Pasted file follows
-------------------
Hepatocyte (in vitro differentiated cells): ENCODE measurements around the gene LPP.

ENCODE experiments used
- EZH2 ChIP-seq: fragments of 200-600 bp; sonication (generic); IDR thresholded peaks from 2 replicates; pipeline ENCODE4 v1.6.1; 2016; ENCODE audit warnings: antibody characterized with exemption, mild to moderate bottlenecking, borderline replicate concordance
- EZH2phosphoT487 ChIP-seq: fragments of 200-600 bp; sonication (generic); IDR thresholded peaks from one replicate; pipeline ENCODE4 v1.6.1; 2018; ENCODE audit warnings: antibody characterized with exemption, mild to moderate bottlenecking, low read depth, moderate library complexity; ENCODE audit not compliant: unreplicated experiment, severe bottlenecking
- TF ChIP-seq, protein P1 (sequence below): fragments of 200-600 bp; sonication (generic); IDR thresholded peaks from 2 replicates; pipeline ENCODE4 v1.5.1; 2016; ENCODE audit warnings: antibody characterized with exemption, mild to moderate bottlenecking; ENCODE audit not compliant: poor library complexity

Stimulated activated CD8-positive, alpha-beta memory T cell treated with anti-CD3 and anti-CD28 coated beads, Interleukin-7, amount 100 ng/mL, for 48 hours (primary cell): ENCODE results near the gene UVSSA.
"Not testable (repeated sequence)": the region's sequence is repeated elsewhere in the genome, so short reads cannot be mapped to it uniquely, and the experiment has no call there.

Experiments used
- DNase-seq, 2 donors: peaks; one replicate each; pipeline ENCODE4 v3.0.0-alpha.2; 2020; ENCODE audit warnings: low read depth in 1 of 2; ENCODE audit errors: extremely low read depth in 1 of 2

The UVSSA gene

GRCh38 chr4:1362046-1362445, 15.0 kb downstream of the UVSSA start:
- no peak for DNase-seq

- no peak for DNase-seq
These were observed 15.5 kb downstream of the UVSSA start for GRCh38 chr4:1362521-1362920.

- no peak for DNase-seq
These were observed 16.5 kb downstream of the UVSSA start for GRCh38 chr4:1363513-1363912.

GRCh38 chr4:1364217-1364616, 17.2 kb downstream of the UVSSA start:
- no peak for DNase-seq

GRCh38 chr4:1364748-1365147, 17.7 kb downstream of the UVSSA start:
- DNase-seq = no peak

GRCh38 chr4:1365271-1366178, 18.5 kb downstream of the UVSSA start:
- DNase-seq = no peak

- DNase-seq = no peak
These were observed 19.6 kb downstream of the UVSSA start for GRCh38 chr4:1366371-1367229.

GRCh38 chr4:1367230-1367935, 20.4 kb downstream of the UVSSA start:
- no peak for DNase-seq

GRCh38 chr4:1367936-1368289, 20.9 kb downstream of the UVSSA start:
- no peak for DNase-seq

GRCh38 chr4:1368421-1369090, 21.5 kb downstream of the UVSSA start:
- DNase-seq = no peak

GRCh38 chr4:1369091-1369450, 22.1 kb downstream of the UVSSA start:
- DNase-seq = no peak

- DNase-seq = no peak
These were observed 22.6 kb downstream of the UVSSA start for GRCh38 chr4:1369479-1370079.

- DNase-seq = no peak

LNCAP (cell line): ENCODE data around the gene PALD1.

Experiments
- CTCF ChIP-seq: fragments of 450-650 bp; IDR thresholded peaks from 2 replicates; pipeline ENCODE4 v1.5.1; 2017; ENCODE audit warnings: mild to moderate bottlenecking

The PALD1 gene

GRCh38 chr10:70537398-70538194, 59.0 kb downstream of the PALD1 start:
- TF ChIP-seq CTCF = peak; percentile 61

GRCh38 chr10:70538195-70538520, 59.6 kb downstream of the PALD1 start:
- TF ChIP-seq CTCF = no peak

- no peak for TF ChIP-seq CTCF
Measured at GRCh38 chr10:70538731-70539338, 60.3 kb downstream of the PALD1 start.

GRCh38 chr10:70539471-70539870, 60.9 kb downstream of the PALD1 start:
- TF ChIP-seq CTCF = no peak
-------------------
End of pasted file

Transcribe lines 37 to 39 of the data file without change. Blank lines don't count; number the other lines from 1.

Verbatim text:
Experiments
- CTCF ChIP-seq: fragments of 450-650 bp; IDR thresholded peaks from 2 replicates; pipeline ENCODE4 v1.5.1; 2017; ENCODE audit warnings: mild to moderate bottlenecking

The PALD1 gene